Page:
To assess the underlying condition, your dentist will have to ask you questions about your bleeding gums and oral hygiene. You may also be asked about your diet, if you’re taking any medication, whether you’re undergoing hormonal changes (extra bleeding during pregnancy is quite common) and whether you have symptoms other than the bleeding gums. Your dentist may also ask to take an X-ray of your teeth and jawbone to assess your condition further. Diagnostic tests such as Complete Blood Count (CBC) or blood differential may also be investigated later but only after you have proved an excellent level of oral hygiene for a short period to rule out the simplest and most common causes. If your dentist determines that gum disease could be the cause of your bleeding gums, he or she can provide a professional teeth cleaning to remove plaque and calculus build up. They will also give you instructions on how to properly take care of your gums and teeth at home. You may see a hygienist to do this. If the gum disease is more advanced- treatments such as root planing and deep scaling will be required in addition- to help clean under the gum where the toothbrush can’t reach. Medications may also be prescribed to help fight oral bacteria. Very loose teeth causing pain are almost impossible to save and will require extraction and then filling the gap.
What home treatments can I do for my bleeding gums?
Because the cause is unknown you should arrange a visit to see your dentist in Maroubra. If gingivitis is suspected- it’s all down to improving the hygiene and removing the plaque with proper brushing, flossing and pixters (if they fit). Because harder deposits are often present that you can’t remove, a visit to the dentist is necessary anyway. Here’s a couple of suggestions that may also help:
- You may also rub some clove oil on the affected area.
- Rinsing with a saline solution every morning.
- To kill the bacteria in your mouth, add 1 to 2 drops of tea tree oil into lukewarm water and gargle with it.
- Oil pulling with coconut oil to remove bacteria and impurities.
- Massaging aloe vera into the gums is also very effective against inflamed gums and can help speed up the healing process.
A common misconception about bleeding gums is that if you cut back on brushing and flossing, the inflammation on your gums will eventually die down. However, doing so will only cause more plaque build up and therefore worsen the problem. Brush twice a day and floss in the evening before brushing, to remove food debris that is stuck in your teeth and gums. Make sure you do this gently and carefully to avoid further irritating the gums. Proper technique is important.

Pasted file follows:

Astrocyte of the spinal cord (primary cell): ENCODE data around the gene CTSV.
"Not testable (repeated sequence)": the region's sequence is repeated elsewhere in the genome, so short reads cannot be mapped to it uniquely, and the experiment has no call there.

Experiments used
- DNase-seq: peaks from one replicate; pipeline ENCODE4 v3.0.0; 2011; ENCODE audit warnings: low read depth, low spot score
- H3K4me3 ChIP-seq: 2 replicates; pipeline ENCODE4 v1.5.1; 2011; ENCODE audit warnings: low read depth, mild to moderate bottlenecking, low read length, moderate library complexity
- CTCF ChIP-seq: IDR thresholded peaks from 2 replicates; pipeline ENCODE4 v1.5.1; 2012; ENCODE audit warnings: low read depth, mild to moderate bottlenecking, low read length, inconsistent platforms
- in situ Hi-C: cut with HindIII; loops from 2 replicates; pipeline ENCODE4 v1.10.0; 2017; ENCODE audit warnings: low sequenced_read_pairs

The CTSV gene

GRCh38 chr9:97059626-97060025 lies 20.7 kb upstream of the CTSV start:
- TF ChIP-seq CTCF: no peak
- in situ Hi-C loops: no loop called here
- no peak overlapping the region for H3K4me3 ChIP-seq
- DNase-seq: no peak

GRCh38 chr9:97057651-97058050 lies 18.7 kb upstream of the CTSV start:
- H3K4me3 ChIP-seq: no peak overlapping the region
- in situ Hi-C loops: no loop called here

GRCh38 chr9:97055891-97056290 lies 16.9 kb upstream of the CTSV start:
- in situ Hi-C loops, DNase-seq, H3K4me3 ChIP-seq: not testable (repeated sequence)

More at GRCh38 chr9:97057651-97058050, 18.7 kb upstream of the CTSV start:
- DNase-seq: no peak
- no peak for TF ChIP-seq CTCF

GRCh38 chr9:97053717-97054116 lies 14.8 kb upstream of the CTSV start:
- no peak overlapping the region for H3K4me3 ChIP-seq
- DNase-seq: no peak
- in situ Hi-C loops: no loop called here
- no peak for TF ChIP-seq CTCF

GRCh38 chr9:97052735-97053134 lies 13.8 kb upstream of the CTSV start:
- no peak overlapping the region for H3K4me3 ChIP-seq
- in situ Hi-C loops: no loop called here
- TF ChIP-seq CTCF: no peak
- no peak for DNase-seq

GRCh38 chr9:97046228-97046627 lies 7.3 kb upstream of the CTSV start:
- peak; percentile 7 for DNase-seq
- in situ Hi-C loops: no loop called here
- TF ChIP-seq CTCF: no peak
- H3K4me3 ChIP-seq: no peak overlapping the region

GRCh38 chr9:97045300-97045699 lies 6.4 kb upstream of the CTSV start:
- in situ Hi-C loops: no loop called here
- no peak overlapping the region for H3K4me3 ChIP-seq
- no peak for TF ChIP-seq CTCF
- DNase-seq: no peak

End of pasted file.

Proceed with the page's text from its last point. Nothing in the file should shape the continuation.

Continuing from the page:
How can I prevent bleeding gums?
Now that your bleeding gums are under control, there are a few steps to keep things this way:
- Maintain good dental hygiene and have a professional and thorough cleaning by your Maroubra dentist twice a year. This will prevent gingivitis from occurring as your dentist can regularly check up on your oral health, give you pointers and clean away any build up on your teeth and gums.
- Use an antiseptic mouthwash to lessen the plaque build up. (Do not rely on this alone!)
- Use a soft- medium toothbrush. Also, make sure to use gentle, circular motions when brushing.
- Brush your tongue (this is a major breeding ground for bacteria).
- Floss daily (before brushing your teeth). Do so carefully and gently slide the floss up and down between your teeth in a wiping motion to remove hard-to-reach plaque.
- Eat a well-balanced diet that includes plenty of Vitamins C, K, and calcium. Eating lots of whole grains, vegetables and fruits, and dairy products (for those lactose tolerant).
- Drink plenty of water after eating to help wash food off your teeth.
- Try to de-stress and relax to avoid raising the levels of cortisol (a stress hormone that increases the likelihood of inflammation) in your body.
- If you have an abnormal bite (crooked or misaligned teeth), see your orthodontist to correct the problem. This will keep food debris from getting stuck between the teeth.
- If your dentures do not fit correctly, make sure you get them adjusted to prevent them causing problems.
- If you clench or grind your teeth, especially during sleep, make sure to use a mouthguard from your dentist
What to avoid:
- Cutting back on brushing and flossing, especially when you have bleeding or inflamed gums.
- Using mouthwash that has alcohol. This can dry your mouth and aggravate the problem.
- Brushing using a back-and-forth motion. This irritates and damages the gums further.
- Brushing your teeth too hard (scrubbing!)
- Forcing the floss too far down into the gum.
- Eating lots of sugary foods or processed carbohydrates (causes an increase in plaque as these are their foods!)